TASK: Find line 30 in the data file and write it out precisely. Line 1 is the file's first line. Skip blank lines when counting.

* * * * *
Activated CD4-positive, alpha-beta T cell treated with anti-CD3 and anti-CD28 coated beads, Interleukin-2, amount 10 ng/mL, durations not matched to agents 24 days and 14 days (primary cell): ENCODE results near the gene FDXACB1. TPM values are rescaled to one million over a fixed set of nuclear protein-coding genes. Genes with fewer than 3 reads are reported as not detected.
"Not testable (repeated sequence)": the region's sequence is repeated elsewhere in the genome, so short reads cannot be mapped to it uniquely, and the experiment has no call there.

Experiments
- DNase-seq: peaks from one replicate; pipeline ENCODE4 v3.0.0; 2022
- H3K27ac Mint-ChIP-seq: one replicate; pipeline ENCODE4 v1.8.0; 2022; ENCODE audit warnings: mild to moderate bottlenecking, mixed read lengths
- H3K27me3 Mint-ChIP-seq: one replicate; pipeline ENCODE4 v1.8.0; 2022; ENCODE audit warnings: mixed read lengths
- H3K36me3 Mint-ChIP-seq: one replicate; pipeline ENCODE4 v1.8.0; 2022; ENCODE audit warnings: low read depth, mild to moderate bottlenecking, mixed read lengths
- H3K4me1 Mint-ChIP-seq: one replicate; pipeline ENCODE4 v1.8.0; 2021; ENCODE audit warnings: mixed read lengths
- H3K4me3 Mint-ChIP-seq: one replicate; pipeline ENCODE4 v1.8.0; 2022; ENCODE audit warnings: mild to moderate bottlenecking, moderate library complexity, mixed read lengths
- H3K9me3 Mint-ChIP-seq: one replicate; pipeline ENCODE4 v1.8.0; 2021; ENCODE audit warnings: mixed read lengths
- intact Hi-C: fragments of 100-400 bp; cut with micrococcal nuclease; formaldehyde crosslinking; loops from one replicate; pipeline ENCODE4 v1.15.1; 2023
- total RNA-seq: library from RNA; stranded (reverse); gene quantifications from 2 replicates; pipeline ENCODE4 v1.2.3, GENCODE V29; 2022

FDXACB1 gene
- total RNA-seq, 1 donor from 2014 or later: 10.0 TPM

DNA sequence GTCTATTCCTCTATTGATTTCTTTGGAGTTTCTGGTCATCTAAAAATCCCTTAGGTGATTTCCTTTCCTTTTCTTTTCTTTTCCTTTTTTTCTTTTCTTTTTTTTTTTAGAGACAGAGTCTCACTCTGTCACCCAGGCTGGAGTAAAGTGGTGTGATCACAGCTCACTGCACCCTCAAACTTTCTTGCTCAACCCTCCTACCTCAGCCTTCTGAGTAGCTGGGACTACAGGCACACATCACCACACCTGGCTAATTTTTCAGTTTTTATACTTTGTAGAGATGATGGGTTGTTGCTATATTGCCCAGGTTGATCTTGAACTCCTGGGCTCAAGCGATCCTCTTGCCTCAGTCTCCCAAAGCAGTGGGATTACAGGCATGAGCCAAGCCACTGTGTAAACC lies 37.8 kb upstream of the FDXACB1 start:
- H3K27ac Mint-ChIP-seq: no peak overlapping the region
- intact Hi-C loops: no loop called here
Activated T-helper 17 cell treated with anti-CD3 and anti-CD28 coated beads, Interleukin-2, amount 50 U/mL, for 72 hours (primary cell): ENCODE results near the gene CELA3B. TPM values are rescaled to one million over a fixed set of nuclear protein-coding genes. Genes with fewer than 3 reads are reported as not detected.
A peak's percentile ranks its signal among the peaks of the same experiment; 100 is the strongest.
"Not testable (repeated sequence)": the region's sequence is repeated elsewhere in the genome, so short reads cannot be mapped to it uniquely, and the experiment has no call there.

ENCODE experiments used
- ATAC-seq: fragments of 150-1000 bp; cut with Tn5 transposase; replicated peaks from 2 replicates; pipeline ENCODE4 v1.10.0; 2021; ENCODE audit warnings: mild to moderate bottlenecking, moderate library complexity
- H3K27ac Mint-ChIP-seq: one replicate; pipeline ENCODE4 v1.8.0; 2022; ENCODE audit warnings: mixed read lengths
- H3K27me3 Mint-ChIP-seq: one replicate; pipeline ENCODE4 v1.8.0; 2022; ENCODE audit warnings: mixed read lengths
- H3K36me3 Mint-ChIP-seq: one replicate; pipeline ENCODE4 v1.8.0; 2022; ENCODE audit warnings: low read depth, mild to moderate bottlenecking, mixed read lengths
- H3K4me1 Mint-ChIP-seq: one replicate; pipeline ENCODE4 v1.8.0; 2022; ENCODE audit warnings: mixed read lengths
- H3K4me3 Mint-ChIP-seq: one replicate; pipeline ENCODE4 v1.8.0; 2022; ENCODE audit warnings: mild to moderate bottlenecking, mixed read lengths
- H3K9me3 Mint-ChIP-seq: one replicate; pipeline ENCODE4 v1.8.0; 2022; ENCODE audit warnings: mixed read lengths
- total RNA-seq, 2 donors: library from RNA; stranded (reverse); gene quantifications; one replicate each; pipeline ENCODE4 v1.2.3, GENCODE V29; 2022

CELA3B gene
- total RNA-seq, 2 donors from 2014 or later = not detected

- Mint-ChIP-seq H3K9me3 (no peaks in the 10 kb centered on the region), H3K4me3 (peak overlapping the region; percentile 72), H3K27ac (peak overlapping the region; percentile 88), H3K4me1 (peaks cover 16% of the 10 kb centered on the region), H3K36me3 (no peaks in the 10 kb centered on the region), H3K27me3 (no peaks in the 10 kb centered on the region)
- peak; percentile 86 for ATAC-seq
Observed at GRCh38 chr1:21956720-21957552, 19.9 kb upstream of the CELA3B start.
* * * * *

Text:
CELA3B gene